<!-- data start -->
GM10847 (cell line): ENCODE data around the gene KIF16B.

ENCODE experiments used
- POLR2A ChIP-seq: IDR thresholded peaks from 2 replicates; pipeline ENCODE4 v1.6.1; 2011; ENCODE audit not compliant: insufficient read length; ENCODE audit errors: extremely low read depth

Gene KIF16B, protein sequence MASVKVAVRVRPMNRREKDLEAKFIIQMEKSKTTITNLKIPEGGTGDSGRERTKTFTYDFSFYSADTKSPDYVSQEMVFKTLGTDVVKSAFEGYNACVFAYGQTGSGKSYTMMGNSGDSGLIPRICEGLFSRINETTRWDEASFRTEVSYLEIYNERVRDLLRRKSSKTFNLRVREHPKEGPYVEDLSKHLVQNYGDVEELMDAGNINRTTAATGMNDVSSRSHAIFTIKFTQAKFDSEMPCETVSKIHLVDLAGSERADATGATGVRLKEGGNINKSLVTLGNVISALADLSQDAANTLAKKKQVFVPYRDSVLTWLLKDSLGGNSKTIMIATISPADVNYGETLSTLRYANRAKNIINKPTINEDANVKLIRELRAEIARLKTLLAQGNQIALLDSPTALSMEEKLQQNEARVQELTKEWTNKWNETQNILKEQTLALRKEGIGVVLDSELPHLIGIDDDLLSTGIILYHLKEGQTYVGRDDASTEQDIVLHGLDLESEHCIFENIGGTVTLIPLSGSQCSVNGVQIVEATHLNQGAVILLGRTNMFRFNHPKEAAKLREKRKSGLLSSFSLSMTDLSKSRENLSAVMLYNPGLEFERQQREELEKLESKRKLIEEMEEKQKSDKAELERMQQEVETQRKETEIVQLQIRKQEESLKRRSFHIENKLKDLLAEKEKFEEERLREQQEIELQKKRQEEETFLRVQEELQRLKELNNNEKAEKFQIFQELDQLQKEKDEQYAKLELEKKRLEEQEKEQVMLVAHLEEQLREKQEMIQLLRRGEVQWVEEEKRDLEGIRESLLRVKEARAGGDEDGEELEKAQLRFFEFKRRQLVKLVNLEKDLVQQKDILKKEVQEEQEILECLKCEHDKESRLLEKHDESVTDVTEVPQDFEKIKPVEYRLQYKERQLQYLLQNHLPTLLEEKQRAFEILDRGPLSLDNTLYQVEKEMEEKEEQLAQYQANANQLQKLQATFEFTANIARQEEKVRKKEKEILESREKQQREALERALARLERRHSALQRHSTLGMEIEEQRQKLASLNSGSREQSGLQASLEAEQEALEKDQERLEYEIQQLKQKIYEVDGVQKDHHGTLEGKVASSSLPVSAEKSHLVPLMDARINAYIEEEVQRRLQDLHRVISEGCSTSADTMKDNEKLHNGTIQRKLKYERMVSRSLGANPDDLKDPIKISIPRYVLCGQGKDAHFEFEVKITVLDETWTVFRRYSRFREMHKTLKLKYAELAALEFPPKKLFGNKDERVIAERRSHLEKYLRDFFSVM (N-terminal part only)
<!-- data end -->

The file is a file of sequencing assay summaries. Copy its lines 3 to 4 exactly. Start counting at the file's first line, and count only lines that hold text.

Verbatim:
- POLR2A ChIP-seq: IDR thresholded peaks from 2 replicates; pipeline ENCODE4 v1.6.1; 2011; ENCODE audit not compliant: insufficient read length; ENCODE audit errors: extremely low read depth

Gene KIF16B, protein sequence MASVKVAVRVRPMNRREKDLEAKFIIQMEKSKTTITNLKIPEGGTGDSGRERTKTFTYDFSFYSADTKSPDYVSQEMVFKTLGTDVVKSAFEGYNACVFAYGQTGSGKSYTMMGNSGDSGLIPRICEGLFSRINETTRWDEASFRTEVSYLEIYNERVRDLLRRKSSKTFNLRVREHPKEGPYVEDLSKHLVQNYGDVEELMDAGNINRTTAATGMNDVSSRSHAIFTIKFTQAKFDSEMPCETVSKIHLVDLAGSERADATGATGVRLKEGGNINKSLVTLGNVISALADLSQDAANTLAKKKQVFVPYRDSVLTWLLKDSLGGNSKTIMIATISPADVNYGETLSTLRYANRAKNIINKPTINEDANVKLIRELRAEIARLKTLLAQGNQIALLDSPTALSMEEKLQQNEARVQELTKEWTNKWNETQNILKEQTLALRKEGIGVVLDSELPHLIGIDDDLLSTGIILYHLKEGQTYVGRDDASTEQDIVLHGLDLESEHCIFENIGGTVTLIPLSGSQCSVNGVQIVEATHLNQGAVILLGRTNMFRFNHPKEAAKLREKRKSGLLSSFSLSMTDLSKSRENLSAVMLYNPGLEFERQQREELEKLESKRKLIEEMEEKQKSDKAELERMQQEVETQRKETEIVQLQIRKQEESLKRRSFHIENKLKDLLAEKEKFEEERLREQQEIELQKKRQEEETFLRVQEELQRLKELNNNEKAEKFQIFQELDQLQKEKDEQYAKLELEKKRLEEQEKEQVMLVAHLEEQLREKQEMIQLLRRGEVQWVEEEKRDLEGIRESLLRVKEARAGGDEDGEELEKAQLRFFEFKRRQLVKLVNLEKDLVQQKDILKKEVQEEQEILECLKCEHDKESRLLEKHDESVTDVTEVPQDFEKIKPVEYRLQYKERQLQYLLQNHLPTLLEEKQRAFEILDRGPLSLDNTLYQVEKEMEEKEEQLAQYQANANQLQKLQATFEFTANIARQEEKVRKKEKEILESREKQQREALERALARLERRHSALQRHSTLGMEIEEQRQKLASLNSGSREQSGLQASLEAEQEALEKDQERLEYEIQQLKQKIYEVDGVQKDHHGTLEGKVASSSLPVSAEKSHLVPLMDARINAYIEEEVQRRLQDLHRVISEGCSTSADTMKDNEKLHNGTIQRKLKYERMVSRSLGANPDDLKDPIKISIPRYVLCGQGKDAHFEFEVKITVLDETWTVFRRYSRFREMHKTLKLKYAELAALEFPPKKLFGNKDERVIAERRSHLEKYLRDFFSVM (N-terminal part only)